It took Governor Bob McDonnell’s Deputy Chief of Staff exactly 113 minutes to respond with this brush-off:

“Thank you for contacting the Office of the Governor with your request outlined below. This Office has no records responsive to your request. To the extent you seek documents that may or may not be in the possession of other state agencies or local law enforcement, please contact those agencies directly with your request.”

Either the Governor’s Office is lying or the Governor has totally ignored the high-profile Raub incidents and has not even been briefed on the matter, accounts and records of which would fall within the purview of the FOIA request. Mendacity or dereliction, I don’t know which is worse.

What about the Attorney General’s Office? Only this, 28 hours and 58 minutes and four separate submissions later from the AG’s FOIA Administrator:

"I can confirm that your FOIA request was received and passed on to me, the FOIA Administrator, for handling. We have begun the process of determining whether or not this Office has documents responsive to your request and will provide you with a response within the statutory time frame. Thank you."

Which at least reveals that the AG is aware of the case and probably has seen the complete file on it. The question now is, will he respond in good faith and reveal the contents of this file or will he use the period “within the statutory time frame” to construct a Nixonian modified limited hang-out. Time will tell.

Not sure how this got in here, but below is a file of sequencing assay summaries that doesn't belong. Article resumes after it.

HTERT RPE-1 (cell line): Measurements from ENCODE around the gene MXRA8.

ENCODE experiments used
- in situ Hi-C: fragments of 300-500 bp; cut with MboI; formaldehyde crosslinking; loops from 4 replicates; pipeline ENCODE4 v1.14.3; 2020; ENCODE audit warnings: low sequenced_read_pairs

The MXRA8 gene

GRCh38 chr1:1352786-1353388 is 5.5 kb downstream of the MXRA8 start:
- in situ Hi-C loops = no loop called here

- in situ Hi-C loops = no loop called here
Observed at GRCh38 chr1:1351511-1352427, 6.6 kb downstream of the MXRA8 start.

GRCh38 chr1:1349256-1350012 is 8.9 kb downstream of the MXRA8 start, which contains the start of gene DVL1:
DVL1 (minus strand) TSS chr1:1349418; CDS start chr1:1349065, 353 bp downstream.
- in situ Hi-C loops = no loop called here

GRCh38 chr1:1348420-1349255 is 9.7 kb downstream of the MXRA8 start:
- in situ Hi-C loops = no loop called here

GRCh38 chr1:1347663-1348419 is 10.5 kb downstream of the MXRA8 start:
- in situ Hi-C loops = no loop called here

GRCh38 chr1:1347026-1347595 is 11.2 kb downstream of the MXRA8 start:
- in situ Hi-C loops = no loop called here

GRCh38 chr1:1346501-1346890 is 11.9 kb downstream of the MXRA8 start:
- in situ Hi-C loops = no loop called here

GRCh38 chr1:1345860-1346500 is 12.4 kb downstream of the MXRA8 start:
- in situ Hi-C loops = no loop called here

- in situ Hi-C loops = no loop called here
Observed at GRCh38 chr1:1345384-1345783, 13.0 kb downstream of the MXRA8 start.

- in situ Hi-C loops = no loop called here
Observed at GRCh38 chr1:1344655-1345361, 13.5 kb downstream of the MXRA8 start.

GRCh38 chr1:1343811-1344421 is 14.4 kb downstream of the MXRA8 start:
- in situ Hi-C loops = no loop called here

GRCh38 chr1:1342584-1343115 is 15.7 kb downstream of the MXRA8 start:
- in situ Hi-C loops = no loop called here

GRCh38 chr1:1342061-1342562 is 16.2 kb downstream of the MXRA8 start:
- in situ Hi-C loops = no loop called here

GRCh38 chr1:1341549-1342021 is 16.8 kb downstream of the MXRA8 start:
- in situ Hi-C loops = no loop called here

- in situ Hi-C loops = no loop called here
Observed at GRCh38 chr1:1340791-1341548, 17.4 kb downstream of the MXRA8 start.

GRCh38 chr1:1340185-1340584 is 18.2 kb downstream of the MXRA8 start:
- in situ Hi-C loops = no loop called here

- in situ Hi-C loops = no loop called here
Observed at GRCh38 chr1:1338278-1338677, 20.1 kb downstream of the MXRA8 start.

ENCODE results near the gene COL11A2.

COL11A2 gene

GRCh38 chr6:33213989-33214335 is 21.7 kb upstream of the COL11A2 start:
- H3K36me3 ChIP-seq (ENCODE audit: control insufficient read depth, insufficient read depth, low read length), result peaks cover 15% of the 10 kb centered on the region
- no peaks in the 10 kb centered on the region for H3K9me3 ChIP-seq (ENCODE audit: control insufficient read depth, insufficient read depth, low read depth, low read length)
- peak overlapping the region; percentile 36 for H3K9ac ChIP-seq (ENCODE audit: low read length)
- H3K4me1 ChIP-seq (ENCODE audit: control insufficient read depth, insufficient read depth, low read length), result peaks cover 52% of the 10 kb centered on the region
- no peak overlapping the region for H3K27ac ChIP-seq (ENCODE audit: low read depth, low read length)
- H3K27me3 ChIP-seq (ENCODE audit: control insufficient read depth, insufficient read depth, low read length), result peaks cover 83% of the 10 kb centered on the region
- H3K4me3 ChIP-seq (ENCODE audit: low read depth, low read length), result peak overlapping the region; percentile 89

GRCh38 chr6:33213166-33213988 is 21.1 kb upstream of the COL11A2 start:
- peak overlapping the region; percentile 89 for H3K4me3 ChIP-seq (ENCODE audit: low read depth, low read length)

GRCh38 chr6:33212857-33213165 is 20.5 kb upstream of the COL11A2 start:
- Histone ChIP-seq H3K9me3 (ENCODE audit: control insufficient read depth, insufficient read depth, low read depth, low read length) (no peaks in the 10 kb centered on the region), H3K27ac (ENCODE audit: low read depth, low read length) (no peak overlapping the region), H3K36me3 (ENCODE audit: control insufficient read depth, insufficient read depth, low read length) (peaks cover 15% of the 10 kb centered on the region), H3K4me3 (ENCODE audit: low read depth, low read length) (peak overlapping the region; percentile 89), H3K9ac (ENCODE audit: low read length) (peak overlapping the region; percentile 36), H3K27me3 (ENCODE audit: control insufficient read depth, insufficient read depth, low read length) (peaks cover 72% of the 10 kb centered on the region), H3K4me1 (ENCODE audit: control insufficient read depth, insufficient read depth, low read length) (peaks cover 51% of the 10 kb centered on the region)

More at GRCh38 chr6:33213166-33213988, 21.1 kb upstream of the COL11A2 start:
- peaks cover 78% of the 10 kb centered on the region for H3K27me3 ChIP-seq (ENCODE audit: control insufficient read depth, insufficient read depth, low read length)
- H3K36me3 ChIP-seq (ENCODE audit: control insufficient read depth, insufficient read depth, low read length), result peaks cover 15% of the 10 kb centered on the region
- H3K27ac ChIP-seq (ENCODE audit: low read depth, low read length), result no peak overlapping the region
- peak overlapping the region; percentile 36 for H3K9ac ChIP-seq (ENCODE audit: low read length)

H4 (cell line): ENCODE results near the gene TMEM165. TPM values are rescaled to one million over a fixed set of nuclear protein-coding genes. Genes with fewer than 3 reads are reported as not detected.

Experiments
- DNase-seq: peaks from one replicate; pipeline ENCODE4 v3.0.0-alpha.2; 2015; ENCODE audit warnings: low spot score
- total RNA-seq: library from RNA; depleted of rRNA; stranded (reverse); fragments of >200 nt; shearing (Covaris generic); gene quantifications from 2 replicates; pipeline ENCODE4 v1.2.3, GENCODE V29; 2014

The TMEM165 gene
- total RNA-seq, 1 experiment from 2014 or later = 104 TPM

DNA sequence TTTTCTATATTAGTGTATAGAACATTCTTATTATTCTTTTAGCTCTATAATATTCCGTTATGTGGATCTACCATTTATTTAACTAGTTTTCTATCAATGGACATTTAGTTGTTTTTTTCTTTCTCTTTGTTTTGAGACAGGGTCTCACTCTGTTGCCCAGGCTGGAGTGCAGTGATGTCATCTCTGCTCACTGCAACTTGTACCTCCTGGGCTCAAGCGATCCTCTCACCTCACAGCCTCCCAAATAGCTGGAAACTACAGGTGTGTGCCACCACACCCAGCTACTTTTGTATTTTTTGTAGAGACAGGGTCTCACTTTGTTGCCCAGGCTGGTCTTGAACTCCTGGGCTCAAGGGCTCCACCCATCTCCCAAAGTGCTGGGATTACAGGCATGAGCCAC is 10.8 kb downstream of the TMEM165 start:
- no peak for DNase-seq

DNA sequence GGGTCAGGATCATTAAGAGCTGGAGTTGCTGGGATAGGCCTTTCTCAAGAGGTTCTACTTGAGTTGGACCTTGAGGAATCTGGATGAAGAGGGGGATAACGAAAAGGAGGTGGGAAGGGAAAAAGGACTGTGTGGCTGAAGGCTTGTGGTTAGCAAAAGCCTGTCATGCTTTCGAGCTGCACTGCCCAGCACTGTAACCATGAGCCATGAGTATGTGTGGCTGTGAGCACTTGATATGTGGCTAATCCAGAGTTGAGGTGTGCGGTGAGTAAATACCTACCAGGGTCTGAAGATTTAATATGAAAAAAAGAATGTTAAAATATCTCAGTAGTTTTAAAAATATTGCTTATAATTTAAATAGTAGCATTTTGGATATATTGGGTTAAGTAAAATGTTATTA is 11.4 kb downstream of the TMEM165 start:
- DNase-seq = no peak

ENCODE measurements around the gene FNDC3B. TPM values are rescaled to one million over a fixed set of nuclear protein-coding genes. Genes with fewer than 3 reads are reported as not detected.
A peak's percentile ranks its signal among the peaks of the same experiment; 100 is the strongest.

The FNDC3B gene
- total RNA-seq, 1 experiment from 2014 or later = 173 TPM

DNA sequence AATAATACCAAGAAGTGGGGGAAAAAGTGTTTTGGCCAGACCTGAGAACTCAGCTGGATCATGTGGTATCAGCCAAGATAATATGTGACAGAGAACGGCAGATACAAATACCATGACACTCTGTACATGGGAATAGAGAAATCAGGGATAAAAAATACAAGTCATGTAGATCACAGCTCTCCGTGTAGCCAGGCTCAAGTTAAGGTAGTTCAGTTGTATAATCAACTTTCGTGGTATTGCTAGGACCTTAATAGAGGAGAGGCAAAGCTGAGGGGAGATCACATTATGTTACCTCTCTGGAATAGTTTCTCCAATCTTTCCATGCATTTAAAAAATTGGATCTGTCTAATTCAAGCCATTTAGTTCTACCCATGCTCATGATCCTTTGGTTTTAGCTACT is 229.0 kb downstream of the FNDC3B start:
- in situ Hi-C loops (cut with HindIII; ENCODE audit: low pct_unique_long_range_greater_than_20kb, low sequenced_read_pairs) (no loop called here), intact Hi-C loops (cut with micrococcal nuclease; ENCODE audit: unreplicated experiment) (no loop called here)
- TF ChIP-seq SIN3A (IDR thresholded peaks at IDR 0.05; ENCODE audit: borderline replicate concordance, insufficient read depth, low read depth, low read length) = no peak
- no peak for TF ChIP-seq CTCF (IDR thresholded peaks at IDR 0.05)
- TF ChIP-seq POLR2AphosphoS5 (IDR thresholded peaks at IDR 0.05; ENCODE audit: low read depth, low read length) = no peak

In the meantime, though, the most revealing of all responses thus far came from the Clerk of the Circuit Court that ended up releasing Mr. Raub on August 23:

“Pursuant to Code of Virginia Section 37.2-818 which requires the Court to keep confidential any recordings, records, reports and documents, this file was sealed by Judge W. Allan Sharrett and as such I have no authority to unseal the file.”

This section of the Virginia code ostensibly is intended to protect the privacy of people caught up in the civil-commitment web, and it provides for the person held under civil-commitment proceedings to obtain the file. Additionally, however, the statute also provides that anyone else may request access to the Court’s file, in which case the Court is required to unseal the file “if it finds that such disclosure is in the best interest of the person who is the subject of the hearing or of the public.”

Whitehead has stated publicly that Raub intends to sue the FBI, and presumably during the process of discovery, Mr. Raub will seek access to the sealed file. But, as I wrote in this space earlier, and especially in light of the apparently promiscuous use of civil commitment in Virginia, much more is at stake than simply Mr. Raub’s civil suit against the FBI, notwithstanding its extraordinary importance:

"These Orwellian actions and this criminal conspiracy between Virginia and federal officials are so outrageous and so contrary to the precepts of American and Virginian justice that the ramifications of these unlawful acts go far beyond the harm done to Mr. Raub; they undermine the constitutional foundations of the United States of America and the Commonwealth of Virginia. Therefore, all communications related to these incidents that occurred among Virginia agencies and personnel and with federal officials should be released to the public without delay."

Therefore, the Circuit Court’s response to Revolution PAC’s FOIA request is far from adequate. Either the Court must open the file to public scrutiny or explain why, in its opinion such disclosure is not in the best interest of the public. Strong letter to follow.

So far, we have not received any response to our FOIA request from either the Chesterfield Police or the Commonwealth Attorney for Chesterfield County. Stay tuned.

Reprinted with permission from the Social Security Institute. Originally posted at